More than just a ‘fishing club’

Jeremy Legette wanted to see pirates and a mermaid, but the Atlantic Ocean was almost 250 miles away. Fortunately, the Hillsborough Sports fishing Club was determined to grant that wish.

Legette is one of several children who went deep-sea fishing for the first time last summer. Every year, the local group raises money to get underprivileged children out on the water, by organizing one of the largest sport fishing tournaments in the state.

“My favorite part was going up there and looking at where we were, and the fish on the radar and watching (the captain) drive,” Legette, 11, said in a phone interview. “We were where there were shipwrecks and stuff.”

Next event:
Greensboro Fishing Expo
on Feb. 24-26, 2012

Terry Rose:

Gregory Goines:

SOURCE: Hillsborough Sportfishing club website

A day on the water

Last spring, the tournament sponsored the Sons of Allen, a group from African Methodist Episcopal churches that encourages black adults to mentor kids who come from difficult family situations. The group brought some children to the tournament, and the Hillsborough Sports fishing Club provided them with access to a full day of fishing, lodging and food: all free of charge.

Most of the participants awoke before dawn to clear skies and calm water. As soon as the clock hit 5 a.m., the tournament began. The Sons of Allen group, including Legette, boarded the Mattie G II and set out for open waters.

“The captain was mentoring the young kids as they came on the boats,” said Gregory Goines, club vice president. “We try to educate kids about fishing conservation and understanding the restrictions and how to preserve our natural resources.”

Tony Legette, Jeremy and Kris’ adoptive father, said his boys talked to the captain, who was really involved in everything.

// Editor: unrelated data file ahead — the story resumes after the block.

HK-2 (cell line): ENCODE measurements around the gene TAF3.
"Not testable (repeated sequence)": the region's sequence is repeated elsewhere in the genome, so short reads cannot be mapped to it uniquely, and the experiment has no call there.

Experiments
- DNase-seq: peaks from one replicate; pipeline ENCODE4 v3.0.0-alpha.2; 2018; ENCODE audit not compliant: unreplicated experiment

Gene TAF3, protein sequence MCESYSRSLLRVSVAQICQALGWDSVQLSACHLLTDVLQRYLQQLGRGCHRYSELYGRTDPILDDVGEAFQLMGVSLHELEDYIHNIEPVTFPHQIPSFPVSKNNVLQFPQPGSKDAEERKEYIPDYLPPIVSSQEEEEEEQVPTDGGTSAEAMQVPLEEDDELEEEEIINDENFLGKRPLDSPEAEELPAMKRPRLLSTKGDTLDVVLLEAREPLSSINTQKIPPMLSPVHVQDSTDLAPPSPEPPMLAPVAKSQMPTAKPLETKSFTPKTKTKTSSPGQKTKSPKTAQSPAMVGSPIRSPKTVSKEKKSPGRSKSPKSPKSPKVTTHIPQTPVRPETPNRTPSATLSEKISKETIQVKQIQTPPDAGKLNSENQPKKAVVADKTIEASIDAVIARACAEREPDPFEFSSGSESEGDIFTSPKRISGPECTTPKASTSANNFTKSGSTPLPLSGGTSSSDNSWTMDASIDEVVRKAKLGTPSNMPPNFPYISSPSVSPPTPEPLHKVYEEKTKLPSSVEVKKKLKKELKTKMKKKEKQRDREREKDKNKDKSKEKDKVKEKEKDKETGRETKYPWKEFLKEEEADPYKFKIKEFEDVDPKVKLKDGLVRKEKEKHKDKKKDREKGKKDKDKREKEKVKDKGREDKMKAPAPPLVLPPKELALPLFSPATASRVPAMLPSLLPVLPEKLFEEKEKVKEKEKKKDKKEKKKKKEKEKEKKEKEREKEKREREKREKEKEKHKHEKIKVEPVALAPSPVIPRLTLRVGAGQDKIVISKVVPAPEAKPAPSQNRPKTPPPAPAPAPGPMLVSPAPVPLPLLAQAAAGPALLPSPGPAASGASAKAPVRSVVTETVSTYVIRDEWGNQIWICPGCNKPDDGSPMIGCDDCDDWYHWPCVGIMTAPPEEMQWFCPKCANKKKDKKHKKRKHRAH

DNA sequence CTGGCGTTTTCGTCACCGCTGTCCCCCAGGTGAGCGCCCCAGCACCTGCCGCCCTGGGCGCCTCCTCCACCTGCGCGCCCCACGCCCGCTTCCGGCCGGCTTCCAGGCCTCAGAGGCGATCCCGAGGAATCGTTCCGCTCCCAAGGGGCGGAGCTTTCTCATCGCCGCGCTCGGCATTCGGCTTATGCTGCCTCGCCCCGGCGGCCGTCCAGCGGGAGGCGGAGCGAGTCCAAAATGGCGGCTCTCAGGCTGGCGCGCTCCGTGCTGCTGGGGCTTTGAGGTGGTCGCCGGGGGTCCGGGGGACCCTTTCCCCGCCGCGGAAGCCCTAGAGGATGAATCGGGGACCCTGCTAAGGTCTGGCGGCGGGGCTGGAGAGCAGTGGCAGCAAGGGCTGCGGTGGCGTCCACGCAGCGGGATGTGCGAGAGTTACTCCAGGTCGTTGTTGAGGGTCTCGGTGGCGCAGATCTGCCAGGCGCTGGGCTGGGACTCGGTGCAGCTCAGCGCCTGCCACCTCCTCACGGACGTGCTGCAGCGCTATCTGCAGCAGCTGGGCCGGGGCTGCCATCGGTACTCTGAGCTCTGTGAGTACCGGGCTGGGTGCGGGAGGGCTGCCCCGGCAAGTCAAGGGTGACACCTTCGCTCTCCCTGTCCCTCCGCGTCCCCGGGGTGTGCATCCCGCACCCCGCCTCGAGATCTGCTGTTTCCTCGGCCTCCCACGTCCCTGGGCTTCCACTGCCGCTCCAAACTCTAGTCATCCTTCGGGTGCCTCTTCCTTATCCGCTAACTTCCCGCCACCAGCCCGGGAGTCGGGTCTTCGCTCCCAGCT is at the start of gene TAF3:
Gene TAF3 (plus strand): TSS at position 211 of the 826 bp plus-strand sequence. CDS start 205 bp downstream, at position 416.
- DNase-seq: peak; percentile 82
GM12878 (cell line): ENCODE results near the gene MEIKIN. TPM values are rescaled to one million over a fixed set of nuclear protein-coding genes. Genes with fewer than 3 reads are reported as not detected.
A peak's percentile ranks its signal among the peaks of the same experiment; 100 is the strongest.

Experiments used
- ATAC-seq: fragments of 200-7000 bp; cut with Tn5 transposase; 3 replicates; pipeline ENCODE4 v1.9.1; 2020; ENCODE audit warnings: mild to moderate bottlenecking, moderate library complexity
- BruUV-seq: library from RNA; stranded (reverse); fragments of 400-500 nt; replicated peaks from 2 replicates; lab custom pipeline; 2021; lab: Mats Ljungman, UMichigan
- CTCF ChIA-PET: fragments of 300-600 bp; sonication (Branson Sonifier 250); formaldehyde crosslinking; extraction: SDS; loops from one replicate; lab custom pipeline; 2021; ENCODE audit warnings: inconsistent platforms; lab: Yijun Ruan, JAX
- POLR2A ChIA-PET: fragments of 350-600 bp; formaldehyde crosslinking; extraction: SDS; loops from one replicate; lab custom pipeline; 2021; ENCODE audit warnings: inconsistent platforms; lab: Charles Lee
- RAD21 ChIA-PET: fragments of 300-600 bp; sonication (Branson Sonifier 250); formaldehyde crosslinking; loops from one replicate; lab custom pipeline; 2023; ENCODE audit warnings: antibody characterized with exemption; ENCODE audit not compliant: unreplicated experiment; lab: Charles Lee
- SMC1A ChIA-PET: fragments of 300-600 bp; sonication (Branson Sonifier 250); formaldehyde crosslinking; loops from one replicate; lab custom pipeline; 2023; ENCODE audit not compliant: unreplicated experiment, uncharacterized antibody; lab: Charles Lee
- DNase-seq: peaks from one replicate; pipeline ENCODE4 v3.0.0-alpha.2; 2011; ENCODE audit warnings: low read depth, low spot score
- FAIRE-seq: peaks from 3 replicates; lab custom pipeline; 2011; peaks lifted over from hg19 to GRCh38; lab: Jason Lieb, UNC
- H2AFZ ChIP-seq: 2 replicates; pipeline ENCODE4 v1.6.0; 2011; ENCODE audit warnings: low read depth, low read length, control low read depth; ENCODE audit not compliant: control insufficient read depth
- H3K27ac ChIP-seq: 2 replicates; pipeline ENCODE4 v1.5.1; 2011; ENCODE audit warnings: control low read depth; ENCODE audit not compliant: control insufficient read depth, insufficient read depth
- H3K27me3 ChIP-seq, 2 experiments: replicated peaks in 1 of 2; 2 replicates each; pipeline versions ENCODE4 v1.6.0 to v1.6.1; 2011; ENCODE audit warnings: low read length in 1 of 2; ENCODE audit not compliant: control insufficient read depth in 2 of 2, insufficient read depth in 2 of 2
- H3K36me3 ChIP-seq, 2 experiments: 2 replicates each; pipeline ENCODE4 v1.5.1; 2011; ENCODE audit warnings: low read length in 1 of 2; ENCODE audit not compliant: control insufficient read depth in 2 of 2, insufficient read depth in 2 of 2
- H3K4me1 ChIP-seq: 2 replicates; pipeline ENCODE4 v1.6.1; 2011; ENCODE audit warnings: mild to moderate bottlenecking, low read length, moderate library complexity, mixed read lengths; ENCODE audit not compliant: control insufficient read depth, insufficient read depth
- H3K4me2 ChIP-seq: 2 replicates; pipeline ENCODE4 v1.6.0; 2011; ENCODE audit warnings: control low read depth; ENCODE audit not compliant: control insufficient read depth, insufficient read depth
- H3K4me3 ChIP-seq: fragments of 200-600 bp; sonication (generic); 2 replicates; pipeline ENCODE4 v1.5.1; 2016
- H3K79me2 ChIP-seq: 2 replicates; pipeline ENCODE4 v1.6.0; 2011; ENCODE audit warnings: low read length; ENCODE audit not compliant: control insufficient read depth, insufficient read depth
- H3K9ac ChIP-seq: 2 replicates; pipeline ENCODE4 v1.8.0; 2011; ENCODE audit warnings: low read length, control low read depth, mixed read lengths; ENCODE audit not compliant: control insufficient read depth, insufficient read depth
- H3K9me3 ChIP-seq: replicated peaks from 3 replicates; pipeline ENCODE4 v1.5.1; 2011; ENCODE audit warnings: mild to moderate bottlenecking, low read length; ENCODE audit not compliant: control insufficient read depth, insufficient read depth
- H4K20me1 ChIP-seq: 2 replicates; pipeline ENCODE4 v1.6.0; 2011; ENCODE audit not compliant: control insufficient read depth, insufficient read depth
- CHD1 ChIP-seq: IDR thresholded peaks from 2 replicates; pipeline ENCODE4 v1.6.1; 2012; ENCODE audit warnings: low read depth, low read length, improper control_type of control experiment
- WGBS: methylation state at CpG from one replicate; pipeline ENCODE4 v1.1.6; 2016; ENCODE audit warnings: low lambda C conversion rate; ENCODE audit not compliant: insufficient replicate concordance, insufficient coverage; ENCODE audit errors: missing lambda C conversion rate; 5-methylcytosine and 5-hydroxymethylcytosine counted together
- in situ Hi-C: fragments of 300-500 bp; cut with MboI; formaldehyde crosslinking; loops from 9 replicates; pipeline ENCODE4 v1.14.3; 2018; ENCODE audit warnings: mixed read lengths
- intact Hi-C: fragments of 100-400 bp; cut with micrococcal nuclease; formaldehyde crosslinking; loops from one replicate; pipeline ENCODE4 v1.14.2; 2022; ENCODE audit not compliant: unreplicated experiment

“It gave them a sense of freedom,” said Tony Legette. ” It was adventurous for them…They started asking about pirates and shipwrecks.”

The children watched the radars for fish, helped prepare the fishing rods and sat in the captain’s chair.

“They had fun,” Tony Legette said. “We even saw some porpoise and sailfish.”

Kris Legette said it was his first time being off land. He caught 14 fish that day, but didn’t get to catch the big dolphin, or “mahi mahi,” he was hoping for.

“For me, it was a relief to get away from home,” Tony Legette said. “When you’re out there, you just leave your troubles. That’s what made it so nice. Growing up in the city (Queens, N.Y.), you don’t get the chance to experience stuff like that. The smell of the saltwater in your nostrils, the wind: it was beautiful.

“We were hoping to see some mermaids, but that wasn’t going to happen.”

An impact that lasts

After the trip, the chaperones from the Sons of Allen said they were pleased with what the club had done for the kids.

“I appreciate the Hillsborough Sports fishing Club for allowing myself and those young men to get on the boat and go fishing…they’re still talking about it,” Sons of Allen member Alexis Caldwell said

Goines said a typical offshore fishing trip costs between $1,200 to $1,800 dollars.

“Some of these underprivileged kids will never have the chance to experience this in their whole life,” he said.